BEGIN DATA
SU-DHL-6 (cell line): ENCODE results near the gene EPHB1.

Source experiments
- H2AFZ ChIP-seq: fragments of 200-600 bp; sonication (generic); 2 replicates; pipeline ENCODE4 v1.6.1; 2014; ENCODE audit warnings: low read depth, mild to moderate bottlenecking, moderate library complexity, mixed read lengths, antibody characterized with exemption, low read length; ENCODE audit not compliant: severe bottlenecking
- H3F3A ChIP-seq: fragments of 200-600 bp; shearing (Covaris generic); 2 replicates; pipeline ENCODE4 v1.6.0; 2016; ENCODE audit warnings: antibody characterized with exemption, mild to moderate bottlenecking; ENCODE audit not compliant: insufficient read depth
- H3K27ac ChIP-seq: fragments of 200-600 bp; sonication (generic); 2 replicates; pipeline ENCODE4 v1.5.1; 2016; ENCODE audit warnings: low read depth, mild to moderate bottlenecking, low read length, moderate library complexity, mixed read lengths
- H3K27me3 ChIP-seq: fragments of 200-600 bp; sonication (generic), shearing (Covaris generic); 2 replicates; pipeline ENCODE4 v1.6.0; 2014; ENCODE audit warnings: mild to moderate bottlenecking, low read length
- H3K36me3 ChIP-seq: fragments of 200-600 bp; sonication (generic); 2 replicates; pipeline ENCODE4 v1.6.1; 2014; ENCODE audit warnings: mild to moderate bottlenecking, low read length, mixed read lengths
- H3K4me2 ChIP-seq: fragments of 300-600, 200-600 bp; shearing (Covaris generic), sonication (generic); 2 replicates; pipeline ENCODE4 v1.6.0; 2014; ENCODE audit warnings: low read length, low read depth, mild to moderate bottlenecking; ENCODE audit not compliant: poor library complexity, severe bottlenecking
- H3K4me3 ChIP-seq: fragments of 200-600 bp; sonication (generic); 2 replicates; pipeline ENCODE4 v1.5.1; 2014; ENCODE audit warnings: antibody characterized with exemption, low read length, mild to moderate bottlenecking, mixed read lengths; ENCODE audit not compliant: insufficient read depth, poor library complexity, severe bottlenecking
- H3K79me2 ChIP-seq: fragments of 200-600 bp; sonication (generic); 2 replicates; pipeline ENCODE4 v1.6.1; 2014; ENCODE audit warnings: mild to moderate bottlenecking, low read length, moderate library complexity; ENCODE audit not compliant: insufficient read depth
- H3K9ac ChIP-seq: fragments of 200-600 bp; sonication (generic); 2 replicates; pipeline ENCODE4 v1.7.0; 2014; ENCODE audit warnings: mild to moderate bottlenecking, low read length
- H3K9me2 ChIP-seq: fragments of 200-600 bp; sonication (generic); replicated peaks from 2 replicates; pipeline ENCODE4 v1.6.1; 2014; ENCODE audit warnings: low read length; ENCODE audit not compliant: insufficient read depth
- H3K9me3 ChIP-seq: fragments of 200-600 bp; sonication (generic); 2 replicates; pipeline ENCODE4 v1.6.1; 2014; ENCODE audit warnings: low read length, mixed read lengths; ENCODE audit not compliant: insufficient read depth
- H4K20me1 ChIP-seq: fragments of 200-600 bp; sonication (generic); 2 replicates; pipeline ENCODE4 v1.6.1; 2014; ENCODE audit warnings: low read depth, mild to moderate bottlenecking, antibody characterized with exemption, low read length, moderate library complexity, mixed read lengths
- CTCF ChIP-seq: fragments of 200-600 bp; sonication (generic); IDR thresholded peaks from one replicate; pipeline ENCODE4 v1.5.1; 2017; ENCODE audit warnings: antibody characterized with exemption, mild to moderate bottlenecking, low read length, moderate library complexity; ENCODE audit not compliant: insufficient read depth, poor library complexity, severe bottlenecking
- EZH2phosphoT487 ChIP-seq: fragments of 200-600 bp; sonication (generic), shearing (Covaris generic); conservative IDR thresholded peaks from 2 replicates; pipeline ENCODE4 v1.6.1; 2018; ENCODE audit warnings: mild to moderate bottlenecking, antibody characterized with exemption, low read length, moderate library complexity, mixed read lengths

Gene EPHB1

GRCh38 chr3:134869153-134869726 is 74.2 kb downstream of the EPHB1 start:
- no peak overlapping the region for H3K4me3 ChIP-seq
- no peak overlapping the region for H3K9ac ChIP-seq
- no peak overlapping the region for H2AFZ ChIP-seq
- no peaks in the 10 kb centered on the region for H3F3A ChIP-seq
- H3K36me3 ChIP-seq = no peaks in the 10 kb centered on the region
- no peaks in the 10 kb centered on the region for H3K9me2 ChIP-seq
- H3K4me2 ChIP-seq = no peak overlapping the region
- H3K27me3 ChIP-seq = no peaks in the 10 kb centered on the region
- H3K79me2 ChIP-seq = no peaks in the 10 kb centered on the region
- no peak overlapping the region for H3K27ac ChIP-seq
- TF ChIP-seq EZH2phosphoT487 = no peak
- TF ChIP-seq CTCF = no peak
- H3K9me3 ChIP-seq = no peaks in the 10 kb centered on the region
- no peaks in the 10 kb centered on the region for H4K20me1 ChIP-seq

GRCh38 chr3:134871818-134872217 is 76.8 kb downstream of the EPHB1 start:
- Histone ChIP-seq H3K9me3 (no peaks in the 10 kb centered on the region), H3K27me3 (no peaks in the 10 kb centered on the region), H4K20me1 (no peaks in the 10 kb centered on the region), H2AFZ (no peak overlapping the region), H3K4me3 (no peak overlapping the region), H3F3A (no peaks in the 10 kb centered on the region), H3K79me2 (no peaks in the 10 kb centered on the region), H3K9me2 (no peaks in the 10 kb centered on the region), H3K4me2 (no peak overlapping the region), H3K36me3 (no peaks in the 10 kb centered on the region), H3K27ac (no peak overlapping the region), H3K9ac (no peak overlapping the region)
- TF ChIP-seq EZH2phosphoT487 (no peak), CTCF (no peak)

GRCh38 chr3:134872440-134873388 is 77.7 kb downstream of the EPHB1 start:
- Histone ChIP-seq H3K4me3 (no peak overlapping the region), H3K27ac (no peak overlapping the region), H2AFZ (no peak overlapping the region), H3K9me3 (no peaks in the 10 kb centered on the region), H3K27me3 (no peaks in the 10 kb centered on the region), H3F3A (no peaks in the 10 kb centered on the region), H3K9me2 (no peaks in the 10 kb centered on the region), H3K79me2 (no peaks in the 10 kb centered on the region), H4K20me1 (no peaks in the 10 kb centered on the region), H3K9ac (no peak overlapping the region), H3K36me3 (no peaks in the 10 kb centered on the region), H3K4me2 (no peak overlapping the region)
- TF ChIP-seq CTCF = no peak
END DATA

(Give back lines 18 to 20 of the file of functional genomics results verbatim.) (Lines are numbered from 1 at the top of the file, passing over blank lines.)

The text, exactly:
GRCh38 chr3:134869153-134869726 is 74.2 kb downstream of the EPHB1 start:
- no peak overlapping the region for H3K4me3 ChIP-seq
- no peak overlapping the region for H3K9ac ChIP-seq